In 1960, Pye acquired the Telephone Manufacturing Company.[1]

Company trouble and sell-off[edit]

Not wishing to risk further damage to their fragile brand, Pye first used transistors in a product sold as a subsidiary brand: the Pam 710 radio, with the transistors themselves labelled Newmarket Transistors (another subsidiary). When this proved acceptable the company launched the Pye 123 radio (still with the Newmarket label on the novel internal components). Products such as these reversed the decline but the arrival of Japanese competition reduced demand to a level that threatened the viability of the manufacturing plants. The company, like most of its domestic competitors, attempted to restore demand with price competition and, where viable production exceeded demand, sold excess stock at loss-making clearance prices. This tactic has no strategic value and by 1966 Pye was in such difficulties that they started to reduce their manufacturing capacity with closure of the EKCO factory in Southend-on-Sea.

Philips attempted to buy out the ailing Pye in 1966. The Trade Secretary Anthony Wedgwood Benn determined that a complete sale would create a de facto monopoly so he permitted the transfer of just a 60% shareholding with an undertaking that the Lowestoft factory would continue to manufacture televisions.

On 20 April 1964, BBC2 was launched, broadcasting entirely on the new television standard of 625-line UHF, but BBC1 and ITV would remain in 405-line VHF until 1969, when they began UHF broadcasting (405-lines carried on until 1985), so, until 1971, all television receivers in the UK had to handle both the VHF and UHF wavebands. This added to the cost of producing television sets. The price of buying a dual-standard set, combined with the small coverage of BBC2 and the highbrow programming on that channel, meant that initial sales of dual standard sets were slow. The VHF system was finally switched off in the UK on 3 January 1985.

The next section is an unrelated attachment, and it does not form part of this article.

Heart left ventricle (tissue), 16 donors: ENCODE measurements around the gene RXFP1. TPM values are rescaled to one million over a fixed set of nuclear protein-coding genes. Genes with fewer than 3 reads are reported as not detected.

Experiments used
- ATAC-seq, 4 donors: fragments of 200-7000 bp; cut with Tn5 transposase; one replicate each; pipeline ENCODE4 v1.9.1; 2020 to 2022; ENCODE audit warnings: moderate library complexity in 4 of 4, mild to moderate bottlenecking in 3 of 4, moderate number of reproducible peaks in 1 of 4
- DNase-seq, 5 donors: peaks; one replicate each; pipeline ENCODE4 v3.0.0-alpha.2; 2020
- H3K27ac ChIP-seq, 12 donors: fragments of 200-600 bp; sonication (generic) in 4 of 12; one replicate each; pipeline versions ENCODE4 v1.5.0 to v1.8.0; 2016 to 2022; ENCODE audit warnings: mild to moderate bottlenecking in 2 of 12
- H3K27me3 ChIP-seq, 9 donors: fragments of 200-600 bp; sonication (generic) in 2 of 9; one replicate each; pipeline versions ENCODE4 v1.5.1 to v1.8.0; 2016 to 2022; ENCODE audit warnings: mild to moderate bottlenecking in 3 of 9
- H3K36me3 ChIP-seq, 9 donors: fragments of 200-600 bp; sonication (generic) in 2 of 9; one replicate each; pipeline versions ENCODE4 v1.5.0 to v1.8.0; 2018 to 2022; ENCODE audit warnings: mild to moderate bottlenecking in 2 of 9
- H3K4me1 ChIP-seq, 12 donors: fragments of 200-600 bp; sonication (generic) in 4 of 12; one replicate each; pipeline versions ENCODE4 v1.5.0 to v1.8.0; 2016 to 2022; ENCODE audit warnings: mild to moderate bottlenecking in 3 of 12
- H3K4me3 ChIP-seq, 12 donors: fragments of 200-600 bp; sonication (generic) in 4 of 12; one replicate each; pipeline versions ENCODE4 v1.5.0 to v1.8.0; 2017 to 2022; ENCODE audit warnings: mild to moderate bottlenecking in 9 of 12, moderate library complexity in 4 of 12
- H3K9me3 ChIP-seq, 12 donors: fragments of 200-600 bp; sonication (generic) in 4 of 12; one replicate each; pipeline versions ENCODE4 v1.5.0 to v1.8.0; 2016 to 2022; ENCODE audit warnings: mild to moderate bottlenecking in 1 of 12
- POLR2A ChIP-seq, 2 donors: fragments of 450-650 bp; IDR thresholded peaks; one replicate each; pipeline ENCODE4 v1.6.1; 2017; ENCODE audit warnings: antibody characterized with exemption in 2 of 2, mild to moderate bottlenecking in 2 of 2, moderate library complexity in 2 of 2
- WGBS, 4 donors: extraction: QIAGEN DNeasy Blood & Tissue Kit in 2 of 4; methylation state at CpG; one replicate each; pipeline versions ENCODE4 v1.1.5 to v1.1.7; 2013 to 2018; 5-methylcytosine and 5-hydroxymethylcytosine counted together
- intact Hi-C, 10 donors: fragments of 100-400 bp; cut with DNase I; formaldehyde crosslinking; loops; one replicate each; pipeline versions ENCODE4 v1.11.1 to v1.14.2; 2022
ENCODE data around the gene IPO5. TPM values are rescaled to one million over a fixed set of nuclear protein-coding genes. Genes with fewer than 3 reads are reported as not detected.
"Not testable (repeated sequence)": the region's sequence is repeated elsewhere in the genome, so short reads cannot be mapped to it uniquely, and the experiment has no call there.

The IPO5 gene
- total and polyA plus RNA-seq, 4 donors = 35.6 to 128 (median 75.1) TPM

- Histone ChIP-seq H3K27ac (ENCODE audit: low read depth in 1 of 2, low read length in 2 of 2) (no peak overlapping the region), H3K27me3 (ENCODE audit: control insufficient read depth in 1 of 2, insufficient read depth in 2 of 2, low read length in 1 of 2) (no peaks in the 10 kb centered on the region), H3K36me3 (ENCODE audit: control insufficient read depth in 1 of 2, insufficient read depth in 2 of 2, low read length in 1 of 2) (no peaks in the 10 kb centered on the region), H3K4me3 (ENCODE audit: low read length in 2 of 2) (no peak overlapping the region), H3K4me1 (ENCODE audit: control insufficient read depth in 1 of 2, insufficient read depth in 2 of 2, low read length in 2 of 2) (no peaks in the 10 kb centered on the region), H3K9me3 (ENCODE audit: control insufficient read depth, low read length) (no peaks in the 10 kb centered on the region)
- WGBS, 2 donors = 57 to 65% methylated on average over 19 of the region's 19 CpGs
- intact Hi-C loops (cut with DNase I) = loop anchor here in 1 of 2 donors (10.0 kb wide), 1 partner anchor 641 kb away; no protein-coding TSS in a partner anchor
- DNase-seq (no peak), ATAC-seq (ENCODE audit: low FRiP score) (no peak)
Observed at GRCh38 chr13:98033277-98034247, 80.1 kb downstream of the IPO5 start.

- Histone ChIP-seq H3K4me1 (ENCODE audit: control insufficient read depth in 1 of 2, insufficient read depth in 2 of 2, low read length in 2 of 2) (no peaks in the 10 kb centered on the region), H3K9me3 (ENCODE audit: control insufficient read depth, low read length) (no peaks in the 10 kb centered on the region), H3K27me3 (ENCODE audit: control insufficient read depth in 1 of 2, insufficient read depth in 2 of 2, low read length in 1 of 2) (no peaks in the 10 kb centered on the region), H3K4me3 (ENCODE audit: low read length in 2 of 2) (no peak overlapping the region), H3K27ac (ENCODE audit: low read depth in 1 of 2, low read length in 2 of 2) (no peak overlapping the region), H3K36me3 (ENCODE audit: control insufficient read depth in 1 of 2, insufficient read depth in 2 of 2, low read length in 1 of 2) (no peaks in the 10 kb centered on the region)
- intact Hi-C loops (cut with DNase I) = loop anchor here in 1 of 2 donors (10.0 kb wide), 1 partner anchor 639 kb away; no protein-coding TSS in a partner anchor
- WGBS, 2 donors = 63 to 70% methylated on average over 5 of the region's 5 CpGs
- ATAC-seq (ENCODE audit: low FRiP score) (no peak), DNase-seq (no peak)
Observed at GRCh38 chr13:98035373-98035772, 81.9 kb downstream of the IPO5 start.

The arrival of 625-line UHF & PAL colour television in the mid-1960s was not the rescue that domestic manufacturers had hoped. Test signals began in 1966 and scheduled transmissions commenced on BBC2 on 1 July 1967, with a full colour service beginning on that channel on 2 December 1967. BBC1 and ITV followed suit on 15 November 1969.

The arrival of colour broadcasting in the UK added further to the cost and complexity of producing television sets. The resulting high price and low coverage areas of the new technology delayed consumer adoption further. It wasn't until 1977 that the number of colour licences sold outnumbered those of black and white.

In the early 1970s Sony and Hitachi launched UK colour televisions that cost less than £200. Domestic manufacturers attempted to compete, but were handicapped by outdated manufacturing techniques and an inflexible workforce. Pye found themselves with high stocks and low cash flow at a time when industrial relations were poor, the economy was ailing and there was little scope for cost reduction. Foundering, the Pye group of companies was bought outright by Philips in 1976. The Lowestoft factory was subsequently sold to Sanyo and Philips moved the manufacture of Pye televisions to Singapore. Prior to the manufacturing offshoring, the company produced a range of televisions branded 'Pye Chelsea'. The range were teak-clad with stainless steel 'feet' and sported three large channel selectors. Whilst unsuitable for the reception of the oncoming Channel 4, the equipment would operate through early video recorders, machines with larger channel capability. The Chelsea range were popular with TV rental companies such as Radio Rentals, Rumbelows and Wigfalls. Maintenance of these sets continued well into the 1980s, with the northern rental chain Wigfalls being the last to withdraw them in 1988.

In 1979 Pye were implicated in an episode of Granada's World In Action in relation to the sale of UHF and VHF radios as well as telephone intercept equipment which was used by the Ugandan Public Safety Unit, the secret police of Idi Amin's rule responsible for killing perhaps several hundred thousand Ugandans.[2] Pye had been supplying Uganda through Wilken Telecommunications, its East Africa distributor.[3]

The Pye brand enjoyed a short-lived renaissance in audio equipment (known as music centres) during the 1970s, and in the late 1980s with televisions, gaining something of a cult status among college students at the time.[citation needed]

In recent years the Pye brand has enjoyed a resurgence on the UK market[citation needed], with domestic products including DVD recorders. The Pye brand is one of a handful surviving today from the early domestic electronics era that dates to before World War II.

See also[edit]


  1. ^
  2. ^ World In Action: Inside Idi Amin's Terror Machine, first broadcast 13 June 1979
  3. ^ "Electronic Company's Ugandan Affairs", New Scientist, 7 June 1979

External links[edit]